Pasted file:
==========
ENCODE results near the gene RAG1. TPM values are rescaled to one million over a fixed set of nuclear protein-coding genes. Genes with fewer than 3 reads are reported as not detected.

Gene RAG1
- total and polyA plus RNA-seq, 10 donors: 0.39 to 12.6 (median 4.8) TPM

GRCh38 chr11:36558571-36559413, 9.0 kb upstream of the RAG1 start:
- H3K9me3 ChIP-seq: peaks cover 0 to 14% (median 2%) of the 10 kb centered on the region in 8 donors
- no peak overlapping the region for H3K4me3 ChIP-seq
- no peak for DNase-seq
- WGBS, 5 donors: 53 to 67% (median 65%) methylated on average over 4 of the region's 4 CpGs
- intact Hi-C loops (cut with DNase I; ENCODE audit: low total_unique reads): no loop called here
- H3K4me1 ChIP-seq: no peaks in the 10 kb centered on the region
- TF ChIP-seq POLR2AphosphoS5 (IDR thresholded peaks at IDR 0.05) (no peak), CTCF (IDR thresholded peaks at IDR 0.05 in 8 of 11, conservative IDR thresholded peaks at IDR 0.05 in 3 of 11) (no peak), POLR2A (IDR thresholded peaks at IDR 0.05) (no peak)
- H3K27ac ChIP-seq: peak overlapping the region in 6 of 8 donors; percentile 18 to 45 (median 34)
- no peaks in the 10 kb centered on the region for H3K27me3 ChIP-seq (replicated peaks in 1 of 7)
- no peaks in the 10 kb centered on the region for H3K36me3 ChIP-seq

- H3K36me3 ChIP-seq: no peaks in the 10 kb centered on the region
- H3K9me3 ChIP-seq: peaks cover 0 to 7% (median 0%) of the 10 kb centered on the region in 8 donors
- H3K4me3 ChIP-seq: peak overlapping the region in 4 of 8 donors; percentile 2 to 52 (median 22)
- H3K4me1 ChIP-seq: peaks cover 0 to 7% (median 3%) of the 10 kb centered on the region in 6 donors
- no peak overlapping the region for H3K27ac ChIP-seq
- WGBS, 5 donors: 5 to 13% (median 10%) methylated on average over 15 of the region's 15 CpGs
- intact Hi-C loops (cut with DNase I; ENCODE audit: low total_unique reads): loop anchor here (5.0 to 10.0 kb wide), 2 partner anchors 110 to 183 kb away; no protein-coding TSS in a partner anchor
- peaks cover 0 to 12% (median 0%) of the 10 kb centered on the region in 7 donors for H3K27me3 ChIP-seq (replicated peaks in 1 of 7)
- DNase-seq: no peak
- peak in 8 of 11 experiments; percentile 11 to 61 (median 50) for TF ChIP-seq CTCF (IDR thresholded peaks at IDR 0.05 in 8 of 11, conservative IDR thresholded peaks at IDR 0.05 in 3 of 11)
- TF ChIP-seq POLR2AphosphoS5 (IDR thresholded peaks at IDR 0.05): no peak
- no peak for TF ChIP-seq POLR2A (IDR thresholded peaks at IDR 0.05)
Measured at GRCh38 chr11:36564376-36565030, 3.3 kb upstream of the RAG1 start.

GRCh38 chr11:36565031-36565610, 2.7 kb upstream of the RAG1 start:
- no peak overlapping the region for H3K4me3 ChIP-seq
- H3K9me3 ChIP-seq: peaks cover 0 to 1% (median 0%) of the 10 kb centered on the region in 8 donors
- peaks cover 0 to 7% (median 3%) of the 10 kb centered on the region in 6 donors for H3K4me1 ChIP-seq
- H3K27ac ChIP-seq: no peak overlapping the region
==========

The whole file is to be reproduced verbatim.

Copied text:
ENCODE results near the gene RAG1. TPM values are rescaled to one million over a fixed set of nuclear protein-coding genes. Genes with fewer than 3 reads are reported as not detected.

Gene RAG1
- total and polyA plus RNA-seq, 10 donors: 0.39 to 12.6 (median 4.8) TPM

GRCh38 chr11:36558571-36559413, 9.0 kb upstream of the RAG1 start:
- H3K9me3 ChIP-seq: peaks cover 0 to 14% (median 2%) of the 10 kb centered on the region in 8 donors
- no peak overlapping the region for H3K4me3 ChIP-seq
- no peak for DNase-seq
- WGBS, 5 donors: 53 to 67% (median 65%) methylated on average over 4 of the region's 4 CpGs
- intact Hi-C loops (cut with DNase I; ENCODE audit: low total_unique reads): no loop called here
- H3K4me1 ChIP-seq: no peaks in the 10 kb centered on the region
- TF ChIP-seq POLR2AphosphoS5 (IDR thresholded peaks at IDR 0.05) (no peak), CTCF (IDR thresholded peaks at IDR 0.05 in 8 of 11, conservative IDR thresholded peaks at IDR 0.05 in 3 of 11) (no peak), POLR2A (IDR thresholded peaks at IDR 0.05) (no peak)
- H3K27ac ChIP-seq: peak overlapping the region in 6 of 8 donors; percentile 18 to 45 (median 34)
- no peaks in the 10 kb centered on the region for H3K27me3 ChIP-seq (replicated peaks in 1 of 7)
- no peaks in the 10 kb centered on the region for H3K36me3 ChIP-seq

- H3K36me3 ChIP-seq: no peaks in the 10 kb centered on the region
- H3K9me3 ChIP-seq: peaks cover 0 to 7% (median 0%) of the 10 kb centered on the region in 8 donors
- H3K4me3 ChIP-seq: peak overlapping the region in 4 of 8 donors; percentile 2 to 52 (median 22)
- H3K4me1 ChIP-seq: peaks cover 0 to 7% (median 3%) of the 10 kb centered on the region in 6 donors
- no peak overlapping the region for H3K27ac ChIP-seq
- WGBS, 5 donors: 5 to 13% (median 10%) methylated on average over 15 of the region's 15 CpGs
- intact Hi-C loops (cut with DNase I; ENCODE audit: low total_unique reads): loop anchor here (5.0 to 10.0 kb wide), 2 partner anchors 110 to 183 kb away; no protein-coding TSS in a partner anchor
- peaks cover 0 to 12% (median 0%) of the 10 kb centered on the region in 7 donors for H3K27me3 ChIP-seq (replicated peaks in 1 of 7)
- DNase-seq: no peak
- peak in 8 of 11 experiments; percentile 11 to 61 (median 50) for TF ChIP-seq CTCF (IDR thresholded peaks at IDR 0.05 in 8 of 11, conservative IDR thresholded peaks at IDR 0.05 in 3 of 11)
- TF ChIP-seq POLR2AphosphoS5 (IDR thresholded peaks at IDR 0.05): no peak
- no peak for TF ChIP-seq POLR2A (IDR thresholded peaks at IDR 0.05)
Measured at GRCh38 chr11:36564376-36565030, 3.3 kb upstream of the RAG1 start.

GRCh38 chr11:36565031-36565610, 2.7 kb upstream of the RAG1 start:
- no peak overlapping the region for H3K4me3 ChIP-seq
- H3K9me3 ChIP-seq: peaks cover 0 to 1% (median 0%) of the 10 kb centered on the region in 8 donors
- peaks cover 0 to 7% (median 3%) of the 10 kb centered on the region in 6 donors for H3K4me1 ChIP-seq
- H3K27ac ChIP-seq: no peak overlapping the region